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Review

Role of Provocable Brugada ECG Pattern in The Correct Risk Stratification for Major Arrhythmic Events

1
Department of Cardio-Thoraco-Vascular Sciences and Public Health, University of Padua, 35128 Padua, Italy
2
Cardiac Unit, Alto Vicentino Hospital, 36014 Santorso, Italy
3
Cardiac Unit, Ospedale Umberto Primo, 96100 Siracusa, Italy
4
Cardiac Unit, Treviso Hospital, 32111 Treviso, Italy
*
Author to whom correspondence should be addressed.
Academic Editors: Gani Bajraktari and Stefan Peters
J. Clin. Med. 2021, 10(5), 1025; https://doi.org/10.3390/jcm10051025
Received: 11 January 2021 / Revised: 15 February 2021 / Accepted: 23 February 2021 / Published: 2 March 2021
(This article belongs to the Special Issue Cardiomyopathies: Current Treatment and Future Options)
The so-called Brugada syndrome (BS), first called precordial early repolarization syndrome (PERS), is characterized by the association of a fascinating electrocardiographic pattern, namely an aspect resembling right bundle branch block with a coved and sometime upsloping ST segment elevation in the precordial leads, and major ventricular arrhythmic events that could rarely lead to sudden death. Its electrogenesis has been related to a conduction delay mostly, but not only, located on the right ventricular outflow tract (RVOT), probably due to a progressive fibrosis of the conduction system. Many tests have been proposed to identify people at risk of sudden death and, among all, ajmaline challenge, thanks to its ability to enhance latent conduction defects, became so popular, even if its role is still controversial as it is neither specific nor sensitive enough to guide further invasive investigations and managements. Interestingly, a type 1 pattern has also been induced in many other cardiac diseases or systemic diseases with a cardiac involvement, such as long QT syndrome (LQTS), arrhythmogenic right ventricular cardiomyopathy (ARVC), hypertrophic cardiomyopathy (HCM) and myotonic dystrophy, without any clear arrhythmic risk profile. Evidence-based studies clearly showed that a positive ajmaline test does not provide any additional information on the risk stratification for major ventricular arrhythmic events on asymptomatic individuals with a non-diagnostic Brugada ECG pattern. View Full-Text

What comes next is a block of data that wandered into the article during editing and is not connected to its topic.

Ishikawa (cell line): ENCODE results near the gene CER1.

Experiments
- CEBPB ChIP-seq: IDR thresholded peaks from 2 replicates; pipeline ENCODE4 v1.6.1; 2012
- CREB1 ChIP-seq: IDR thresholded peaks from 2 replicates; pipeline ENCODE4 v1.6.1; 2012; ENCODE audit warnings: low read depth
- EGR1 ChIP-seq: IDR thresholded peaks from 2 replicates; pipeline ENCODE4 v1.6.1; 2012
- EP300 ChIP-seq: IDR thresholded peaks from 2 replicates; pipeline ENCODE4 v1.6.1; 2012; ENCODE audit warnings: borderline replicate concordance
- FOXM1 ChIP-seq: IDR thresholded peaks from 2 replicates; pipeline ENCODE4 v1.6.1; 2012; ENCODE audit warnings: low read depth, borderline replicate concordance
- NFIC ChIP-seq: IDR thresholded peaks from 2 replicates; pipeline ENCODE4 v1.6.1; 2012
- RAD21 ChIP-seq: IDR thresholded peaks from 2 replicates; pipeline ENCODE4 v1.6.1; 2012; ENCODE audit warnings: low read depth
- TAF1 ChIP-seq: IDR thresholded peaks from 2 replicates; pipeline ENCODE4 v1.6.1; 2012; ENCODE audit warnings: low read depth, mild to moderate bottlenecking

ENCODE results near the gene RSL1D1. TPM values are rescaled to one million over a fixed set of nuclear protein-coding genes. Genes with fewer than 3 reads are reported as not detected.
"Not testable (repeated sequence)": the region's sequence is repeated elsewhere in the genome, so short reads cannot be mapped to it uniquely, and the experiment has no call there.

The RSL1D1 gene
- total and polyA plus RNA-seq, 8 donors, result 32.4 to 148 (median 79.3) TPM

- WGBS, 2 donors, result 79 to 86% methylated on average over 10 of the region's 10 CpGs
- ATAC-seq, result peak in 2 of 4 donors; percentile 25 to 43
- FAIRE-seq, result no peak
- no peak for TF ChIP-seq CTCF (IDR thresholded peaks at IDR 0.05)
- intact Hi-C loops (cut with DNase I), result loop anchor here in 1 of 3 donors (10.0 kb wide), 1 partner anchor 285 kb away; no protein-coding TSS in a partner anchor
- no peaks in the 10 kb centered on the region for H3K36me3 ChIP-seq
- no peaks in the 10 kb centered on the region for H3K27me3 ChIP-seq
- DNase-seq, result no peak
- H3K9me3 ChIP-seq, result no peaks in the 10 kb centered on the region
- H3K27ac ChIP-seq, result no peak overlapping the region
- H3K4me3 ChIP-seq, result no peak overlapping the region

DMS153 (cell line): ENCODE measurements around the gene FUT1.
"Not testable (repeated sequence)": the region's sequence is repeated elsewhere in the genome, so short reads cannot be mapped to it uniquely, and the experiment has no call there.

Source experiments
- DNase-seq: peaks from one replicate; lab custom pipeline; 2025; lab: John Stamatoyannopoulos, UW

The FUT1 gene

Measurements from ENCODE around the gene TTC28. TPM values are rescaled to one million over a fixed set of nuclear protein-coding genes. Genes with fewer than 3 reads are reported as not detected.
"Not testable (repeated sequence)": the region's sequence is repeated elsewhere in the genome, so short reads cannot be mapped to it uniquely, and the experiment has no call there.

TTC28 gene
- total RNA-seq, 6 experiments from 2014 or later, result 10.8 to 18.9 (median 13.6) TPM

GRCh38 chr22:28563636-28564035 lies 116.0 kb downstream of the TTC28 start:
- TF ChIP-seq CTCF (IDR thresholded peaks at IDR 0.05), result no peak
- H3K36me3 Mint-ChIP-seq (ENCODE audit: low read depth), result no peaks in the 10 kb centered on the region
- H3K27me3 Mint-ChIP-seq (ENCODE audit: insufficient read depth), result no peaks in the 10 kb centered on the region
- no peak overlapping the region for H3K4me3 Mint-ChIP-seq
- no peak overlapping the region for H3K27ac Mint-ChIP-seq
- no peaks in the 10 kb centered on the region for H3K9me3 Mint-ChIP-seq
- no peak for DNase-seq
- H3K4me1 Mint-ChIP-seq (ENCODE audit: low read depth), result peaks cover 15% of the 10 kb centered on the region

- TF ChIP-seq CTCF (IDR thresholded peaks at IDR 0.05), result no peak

Keywords: ajmaline challenge; Brugada syndrome; early repolarization syndrome; arrhythmogenic right ventricular cardiomyopathy; long QT syndrome; hypertrophic cardiomyopathy ajmaline challenge; Brugada syndrome; early repolarization syndrome; arrhythmogenic right ventricular cardiomyopathy; long QT syndrome; hypertrophic cardiomyopathy
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MDPI and ACS Style

Martini, N.; Testolina, M.; Toffanin, G.L.; Arancio, R.; De Mattia, L.; Cannas, S.; Morani, G.; Martini, B. Role of Provocable Brugada ECG Pattern in The Correct Risk Stratification for Major Arrhythmic Events. J. Clin. Med. 2021, 10, 1025. https://doi.org/10.3390/jcm10051025

AMA Style

Martini N, Testolina M, Toffanin GL, Arancio R, De Mattia L, Cannas S, Morani G, Martini B. Role of Provocable Brugada ECG Pattern in The Correct Risk Stratification for Major Arrhythmic Events. Journal of Clinical Medicine. 2021; 10(5):1025. https://doi.org/10.3390/jcm10051025

Chicago/Turabian Style

Martini, Nicolò, Martina Testolina, Gian L. Toffanin, Rocco Arancio, Luca De Mattia, Sergio Cannas, Giovanni Morani, and Bortolo Martini. 2021. "Role of Provocable Brugada ECG Pattern in The Correct Risk Stratification for Major Arrhythmic Events" Journal of Clinical Medicine 10, no. 5: 1025. https://doi.org/10.3390/jcm10051025

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